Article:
By Joseph Stachler
Since 1980 Lionel has re-issued a lot of old favorites. The majority of postwar accessories have been re-produced. However, there are still a few that haven't been re-issued that should be. There are also some that never should be. For example, the 375 Turntable. It should stay buried forever.
I am sure Lionel loves to hear all the advice it gets from its fans - "You should make this, You should make that." Just in case they are running short, here's some more. These ideas are based on collectability of the original, production feasibility, and what I would like.
350 Engine Transfer
The original 350 is as
collectible as it is reliable. It slowly transfers a locomotive from one line to
another parallel line. No transfer table is complete without a 350-75 extension.
The only negative about the original 350 is that it is too short. It can't
accommodate F-3 AAs or large steamer/tender combos. Re-issuing this accessory
would provide a perfect opportunity to rectify that problem--make the platforms
longer. It is not that complex. The 350 is two stamped steel platforms, a motor
and a building. So if not all the original tooling is available, it shouldn't be
prohibitive to create the new tooling needed.
The original 350 Transfer Table currently sells for almost $500 in Like New condition.
HO Banjo Signal
Although this was produced in 1962 as an HO accessory, it is too big. It is, however, perfectly sized for O scale, and works just like the over-sized 140. The HO banjo signal would be perfect as a Lionel scale MainLine signal. This piece would be welcomed by hi-railers who can't find the original or don't want to pay a ridiculous price. Recently, a mint 0140 sold for $250.00 and supposedly that was a low figure. I have heard from a number of sources that Lionel still has it's HO tooling. If that's true, half the battle of producing the 0140 is won right there.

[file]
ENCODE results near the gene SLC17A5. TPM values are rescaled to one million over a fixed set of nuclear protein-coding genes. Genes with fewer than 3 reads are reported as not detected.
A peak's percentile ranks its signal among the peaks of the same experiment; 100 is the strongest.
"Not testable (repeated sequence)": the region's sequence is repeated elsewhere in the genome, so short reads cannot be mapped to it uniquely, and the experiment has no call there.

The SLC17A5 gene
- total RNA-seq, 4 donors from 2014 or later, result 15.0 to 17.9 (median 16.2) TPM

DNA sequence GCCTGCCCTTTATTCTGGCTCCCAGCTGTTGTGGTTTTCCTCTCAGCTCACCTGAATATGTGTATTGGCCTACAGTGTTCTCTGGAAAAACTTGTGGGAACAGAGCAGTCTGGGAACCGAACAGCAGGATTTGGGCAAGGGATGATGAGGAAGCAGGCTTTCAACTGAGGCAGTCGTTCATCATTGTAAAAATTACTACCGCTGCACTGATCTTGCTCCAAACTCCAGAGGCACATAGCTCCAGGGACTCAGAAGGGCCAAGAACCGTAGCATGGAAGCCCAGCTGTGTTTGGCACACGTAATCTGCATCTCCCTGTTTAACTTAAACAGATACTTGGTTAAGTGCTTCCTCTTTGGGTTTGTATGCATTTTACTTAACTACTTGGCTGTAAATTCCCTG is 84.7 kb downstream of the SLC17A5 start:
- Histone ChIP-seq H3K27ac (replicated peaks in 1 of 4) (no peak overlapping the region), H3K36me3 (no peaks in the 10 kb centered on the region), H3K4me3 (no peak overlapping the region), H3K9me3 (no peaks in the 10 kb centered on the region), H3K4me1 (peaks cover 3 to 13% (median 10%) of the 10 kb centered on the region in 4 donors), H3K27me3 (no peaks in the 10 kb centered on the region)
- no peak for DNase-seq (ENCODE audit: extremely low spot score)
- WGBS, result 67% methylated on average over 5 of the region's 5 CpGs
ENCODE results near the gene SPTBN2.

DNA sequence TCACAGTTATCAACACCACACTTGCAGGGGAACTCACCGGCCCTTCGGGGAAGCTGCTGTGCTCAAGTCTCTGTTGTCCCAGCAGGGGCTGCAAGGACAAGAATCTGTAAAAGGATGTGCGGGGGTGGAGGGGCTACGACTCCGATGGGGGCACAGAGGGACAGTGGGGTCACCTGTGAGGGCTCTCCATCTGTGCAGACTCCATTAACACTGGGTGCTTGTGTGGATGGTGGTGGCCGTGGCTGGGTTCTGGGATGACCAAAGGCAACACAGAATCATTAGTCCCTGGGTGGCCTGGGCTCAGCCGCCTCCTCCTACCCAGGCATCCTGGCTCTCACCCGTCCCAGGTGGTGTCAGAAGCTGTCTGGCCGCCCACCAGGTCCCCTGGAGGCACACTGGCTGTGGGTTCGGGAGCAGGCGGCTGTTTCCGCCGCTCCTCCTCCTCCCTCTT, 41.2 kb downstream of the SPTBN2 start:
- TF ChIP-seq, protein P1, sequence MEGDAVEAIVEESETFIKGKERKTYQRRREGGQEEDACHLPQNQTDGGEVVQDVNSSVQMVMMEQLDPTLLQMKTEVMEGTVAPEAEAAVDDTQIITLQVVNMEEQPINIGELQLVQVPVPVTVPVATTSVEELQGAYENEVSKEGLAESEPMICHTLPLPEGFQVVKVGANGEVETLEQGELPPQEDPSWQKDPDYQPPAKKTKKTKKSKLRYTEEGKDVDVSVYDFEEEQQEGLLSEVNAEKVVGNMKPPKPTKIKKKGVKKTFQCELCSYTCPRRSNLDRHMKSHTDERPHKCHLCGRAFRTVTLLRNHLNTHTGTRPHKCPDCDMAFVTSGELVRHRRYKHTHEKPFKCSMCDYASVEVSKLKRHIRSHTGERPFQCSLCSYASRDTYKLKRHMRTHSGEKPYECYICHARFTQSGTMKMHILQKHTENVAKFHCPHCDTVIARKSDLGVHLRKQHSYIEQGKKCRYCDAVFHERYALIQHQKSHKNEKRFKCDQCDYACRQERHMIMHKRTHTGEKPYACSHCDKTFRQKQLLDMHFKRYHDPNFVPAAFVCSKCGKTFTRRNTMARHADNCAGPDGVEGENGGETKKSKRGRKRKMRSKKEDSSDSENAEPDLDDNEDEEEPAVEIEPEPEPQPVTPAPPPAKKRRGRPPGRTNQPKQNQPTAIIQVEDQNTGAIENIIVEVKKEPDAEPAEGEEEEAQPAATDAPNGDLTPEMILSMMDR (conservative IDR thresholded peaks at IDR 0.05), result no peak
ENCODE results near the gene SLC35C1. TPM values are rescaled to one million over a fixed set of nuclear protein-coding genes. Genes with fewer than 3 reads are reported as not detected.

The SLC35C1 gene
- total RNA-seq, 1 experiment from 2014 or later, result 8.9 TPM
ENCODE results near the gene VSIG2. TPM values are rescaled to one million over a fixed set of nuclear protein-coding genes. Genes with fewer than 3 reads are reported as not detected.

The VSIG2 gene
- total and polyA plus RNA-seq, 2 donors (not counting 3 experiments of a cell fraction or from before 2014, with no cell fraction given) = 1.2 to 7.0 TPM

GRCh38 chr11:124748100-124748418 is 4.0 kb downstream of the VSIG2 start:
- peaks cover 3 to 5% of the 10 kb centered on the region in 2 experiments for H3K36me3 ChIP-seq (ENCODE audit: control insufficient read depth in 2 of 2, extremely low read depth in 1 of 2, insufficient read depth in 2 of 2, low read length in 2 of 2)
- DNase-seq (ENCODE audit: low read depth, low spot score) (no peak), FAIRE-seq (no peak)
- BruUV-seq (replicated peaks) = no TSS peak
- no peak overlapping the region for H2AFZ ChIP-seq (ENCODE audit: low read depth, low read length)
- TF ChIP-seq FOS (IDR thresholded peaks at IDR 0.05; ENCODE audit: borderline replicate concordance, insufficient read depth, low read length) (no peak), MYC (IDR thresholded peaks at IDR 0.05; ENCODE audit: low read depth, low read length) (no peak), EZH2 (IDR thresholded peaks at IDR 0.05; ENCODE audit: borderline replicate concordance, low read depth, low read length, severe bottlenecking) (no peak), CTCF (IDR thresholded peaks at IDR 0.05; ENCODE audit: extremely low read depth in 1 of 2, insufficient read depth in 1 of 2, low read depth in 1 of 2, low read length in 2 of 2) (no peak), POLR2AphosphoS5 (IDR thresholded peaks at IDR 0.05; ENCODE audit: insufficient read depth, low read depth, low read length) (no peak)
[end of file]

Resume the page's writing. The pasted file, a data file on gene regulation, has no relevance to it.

Several manufacturers produce the basic platform design, but nothing comes close to the original 156. Phenolic plastic technology is still available (used on the re-issued Lionel Irvington Cars) and so is die-cast metal. The 156 is a perfect toy train structure with its bright green painted base and vermillion painted roof. The silver posts, brass finials and tinplate billboards complete the attractive piece. The billboards would be best if they had the original advertisements lithographed on them. Forget "Trains are Fun!" or "Linex Gasoline". People will buy reproductions of the original signs anyway if the new ones are different. What 90% of operators want to do is install a long line of these like they did on the 1949 Lionel showroom layout. That is a striking scene. Originals sell for around $150 in Like New condition.
This the most dependable Lionel operating accessory ever made and makes a lot more sense in a railroad setting than, say, the rotary beacon (which belongs at an airport). The old, reliable vibrotor is the key to the sturdy 264's steady performance. Stan Roy, who has all the Lionel operating accessories installed on his layout agrees. “No question,” says Stan, “the 264 is the best operating accessory I have. I would say works 95% of the time. The others are lucky if they work 50% of the time.”
This is the best O gauge trestle bridge Lionel ever made. It is stamped steel painted silver, has a red beacon on top and more detail than the more common 316 and 317 trestle bridges, which were made later. Thanks to the re-issue of the Bascule Bridge, several key parts that were used on the 315 are now available: the cross-truss wires on the top, the upper cross supports and, most importantly, the light assembly. Word is out on how difficult 315s are to find. A rusty 315 recently sold on e-Bay for $120.00. Come to think of it, I have never seen a 315 at a show. They must be hard-to-find.
703 Semi-scale Hudson
Lionel listed a 703 Hudson in the 1946 catalog, but it was never made. The 703 was to be like a 763E but with a light-bulb type smoke unit installed. This unit, numbered 703-10, was manufactured and used in the Berkshires produced in 1946. The 703 prototype pictured in the 1946 catalog was a scale Hudson with the smoke unit installed.
The closest Lionel has come to
the 703 was the 785 gray semi-scale Hudson in 1987. If Lionel does do a 703 (or
if MTH does a 703), it should be black, have the 226-type tender, and spoked
drivers with metal rims. Obviously, a new 703 would have the current smoke
units, not the bulb-type like the original. A “Lionel Lines” tender (like
the original) would be a nice touch.
This wouldn't cut into the value of the Century Club's 773 Hudson, which has "New York Central" markings. Also, the trucks on the tender should have the same sides as the Irvington cars have. My feeling is that a re-issues should always be as close as possible to the original (or in this case, like the original was planned to be produced).